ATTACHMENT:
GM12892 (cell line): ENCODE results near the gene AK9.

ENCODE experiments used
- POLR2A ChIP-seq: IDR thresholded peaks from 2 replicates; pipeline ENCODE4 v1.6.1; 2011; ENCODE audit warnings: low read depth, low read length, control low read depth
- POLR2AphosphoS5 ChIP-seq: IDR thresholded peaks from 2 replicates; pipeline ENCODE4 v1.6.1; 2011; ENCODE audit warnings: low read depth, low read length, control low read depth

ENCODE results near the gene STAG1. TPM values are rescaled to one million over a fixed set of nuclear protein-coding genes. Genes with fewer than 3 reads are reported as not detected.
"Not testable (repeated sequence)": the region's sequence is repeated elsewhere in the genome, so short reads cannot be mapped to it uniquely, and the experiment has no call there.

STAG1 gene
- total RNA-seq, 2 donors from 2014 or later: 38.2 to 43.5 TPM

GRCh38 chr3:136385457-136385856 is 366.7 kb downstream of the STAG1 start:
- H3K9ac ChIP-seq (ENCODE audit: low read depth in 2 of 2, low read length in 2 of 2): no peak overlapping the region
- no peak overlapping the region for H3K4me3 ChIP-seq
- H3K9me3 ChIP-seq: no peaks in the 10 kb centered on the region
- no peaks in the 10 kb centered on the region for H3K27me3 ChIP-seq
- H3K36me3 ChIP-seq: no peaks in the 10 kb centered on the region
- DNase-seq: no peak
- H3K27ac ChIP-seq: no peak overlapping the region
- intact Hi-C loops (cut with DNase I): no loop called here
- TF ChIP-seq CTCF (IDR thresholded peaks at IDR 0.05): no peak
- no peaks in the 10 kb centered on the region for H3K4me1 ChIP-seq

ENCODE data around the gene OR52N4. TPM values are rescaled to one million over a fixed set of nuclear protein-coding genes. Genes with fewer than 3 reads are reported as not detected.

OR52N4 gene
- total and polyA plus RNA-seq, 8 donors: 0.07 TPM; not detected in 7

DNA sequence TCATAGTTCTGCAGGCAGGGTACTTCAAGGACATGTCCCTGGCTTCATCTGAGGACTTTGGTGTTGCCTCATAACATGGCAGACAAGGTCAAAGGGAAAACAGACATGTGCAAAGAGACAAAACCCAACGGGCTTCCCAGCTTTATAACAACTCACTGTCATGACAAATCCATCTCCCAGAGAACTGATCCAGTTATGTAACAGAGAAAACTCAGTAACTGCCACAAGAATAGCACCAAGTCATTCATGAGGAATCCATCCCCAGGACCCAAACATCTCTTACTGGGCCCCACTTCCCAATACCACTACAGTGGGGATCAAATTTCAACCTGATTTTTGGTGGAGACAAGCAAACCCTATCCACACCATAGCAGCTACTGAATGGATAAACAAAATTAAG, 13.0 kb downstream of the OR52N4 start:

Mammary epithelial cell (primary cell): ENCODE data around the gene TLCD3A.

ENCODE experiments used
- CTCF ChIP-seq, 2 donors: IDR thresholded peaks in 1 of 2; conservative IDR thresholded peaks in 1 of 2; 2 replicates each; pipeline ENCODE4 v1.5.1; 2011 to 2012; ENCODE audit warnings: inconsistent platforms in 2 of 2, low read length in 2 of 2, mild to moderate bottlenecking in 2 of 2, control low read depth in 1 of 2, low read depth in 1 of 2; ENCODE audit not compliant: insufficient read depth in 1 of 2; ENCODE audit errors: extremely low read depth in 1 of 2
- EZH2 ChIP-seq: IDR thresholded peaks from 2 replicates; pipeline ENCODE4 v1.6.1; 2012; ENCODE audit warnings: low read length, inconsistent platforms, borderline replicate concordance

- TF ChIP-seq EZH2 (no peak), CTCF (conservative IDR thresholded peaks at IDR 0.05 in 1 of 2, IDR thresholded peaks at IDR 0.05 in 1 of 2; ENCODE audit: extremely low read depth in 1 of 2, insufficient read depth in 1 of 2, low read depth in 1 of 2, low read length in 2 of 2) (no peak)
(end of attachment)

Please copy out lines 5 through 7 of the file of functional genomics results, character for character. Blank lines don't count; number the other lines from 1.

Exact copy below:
ENCODE results near the gene STAG1. TPM values are rescaled to one million over a fixed set of nuclear protein-coding genes. Genes with fewer than 3 reads are reported as not detected.
"Not testable (repeated sequence)": the region's sequence is repeated elsewhere in the genome, so short reads cannot be mapped to it uniquely, and the experiment has no call there.

STAG1 gene